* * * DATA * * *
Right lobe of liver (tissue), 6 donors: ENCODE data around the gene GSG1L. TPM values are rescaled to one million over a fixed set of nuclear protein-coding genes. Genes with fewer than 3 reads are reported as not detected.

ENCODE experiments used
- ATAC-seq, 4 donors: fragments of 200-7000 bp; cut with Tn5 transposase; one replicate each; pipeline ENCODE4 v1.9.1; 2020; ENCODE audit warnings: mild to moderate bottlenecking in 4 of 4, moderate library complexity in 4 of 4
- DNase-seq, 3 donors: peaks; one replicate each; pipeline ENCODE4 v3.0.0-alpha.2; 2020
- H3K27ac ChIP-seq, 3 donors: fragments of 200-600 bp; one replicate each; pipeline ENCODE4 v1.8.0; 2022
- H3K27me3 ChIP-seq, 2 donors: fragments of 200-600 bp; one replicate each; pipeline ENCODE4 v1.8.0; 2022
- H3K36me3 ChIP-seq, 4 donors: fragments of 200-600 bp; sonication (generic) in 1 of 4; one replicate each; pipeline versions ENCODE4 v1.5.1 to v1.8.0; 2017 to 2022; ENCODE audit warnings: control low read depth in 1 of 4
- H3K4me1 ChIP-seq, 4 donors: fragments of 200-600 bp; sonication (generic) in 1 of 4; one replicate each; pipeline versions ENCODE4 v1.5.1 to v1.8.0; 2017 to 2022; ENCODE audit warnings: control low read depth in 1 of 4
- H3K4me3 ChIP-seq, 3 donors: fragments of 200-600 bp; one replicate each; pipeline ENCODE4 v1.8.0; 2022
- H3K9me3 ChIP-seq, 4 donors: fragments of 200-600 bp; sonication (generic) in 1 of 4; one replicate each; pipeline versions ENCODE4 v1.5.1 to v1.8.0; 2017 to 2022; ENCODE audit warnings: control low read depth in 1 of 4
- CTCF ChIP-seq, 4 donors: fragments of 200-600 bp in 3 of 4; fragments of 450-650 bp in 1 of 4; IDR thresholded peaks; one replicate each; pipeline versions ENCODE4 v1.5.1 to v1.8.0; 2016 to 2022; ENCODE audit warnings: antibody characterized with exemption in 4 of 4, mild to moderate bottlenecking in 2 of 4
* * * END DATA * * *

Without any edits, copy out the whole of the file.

Right lobe of liver (tissue), 6 donors: ENCODE data around the gene GSG1L. TPM values are rescaled to one million over a fixed set of nuclear protein-coding genes. Genes with fewer than 3 reads are reported as not detected.

ENCODE experiments used
- ATAC-seq, 4 donors: fragments of 200-7000 bp; cut with Tn5 transposase; one replicate each; pipeline ENCODE4 v1.9.1; 2020; ENCODE audit warnings: mild to moderate bottlenecking in 4 of 4, moderate library complexity in 4 of 4
- DNase-seq, 3 donors: peaks; one replicate each; pipeline ENCODE4 v3.0.0-alpha.2; 2020
- H3K27ac ChIP-seq, 3 donors: fragments of 200-600 bp; one replicate each; pipeline ENCODE4 v1.8.0; 2022
- H3K27me3 ChIP-seq, 2 donors: fragments of 200-600 bp; one replicate each; pipeline ENCODE4 v1.8.0; 2022
- H3K36me3 ChIP-seq, 4 donors: fragments of 200-600 bp; sonication (generic) in 1 of 4; one replicate each; pipeline versions ENCODE4 v1.5.1 to v1.8.0; 2017 to 2022; ENCODE audit warnings: control low read depth in 1 of 4
- H3K4me1 ChIP-seq, 4 donors: fragments of 200-600 bp; sonication (generic) in 1 of 4; one replicate each; pipeline versions ENCODE4 v1.5.1 to v1.8.0; 2017 to 2022; ENCODE audit warnings: control low read depth in 1 of 4
- H3K4me3 ChIP-seq, 3 donors: fragments of 200-600 bp; one replicate each; pipeline ENCODE4 v1.8.0; 2022
- H3K9me3 ChIP-seq, 4 donors: fragments of 200-600 bp; sonication (generic) in 1 of 4; one replicate each; pipeline versions ENCODE4 v1.5.1 to v1.8.0; 2017 to 2022; ENCODE audit warnings: control low read depth in 1 of 4
- CTCF ChIP-seq, 4 donors: fragments of 200-600 bp in 3 of 4; fragments of 450-650 bp in 1 of 4; IDR thresholded peaks; one replicate each; pipeline versions ENCODE4 v1.5.1 to v1.8.0; 2016 to 2022; ENCODE audit warnings: antibody characterized with exemption in 4 of 4, mild to moderate bottlenecking in 2 of 4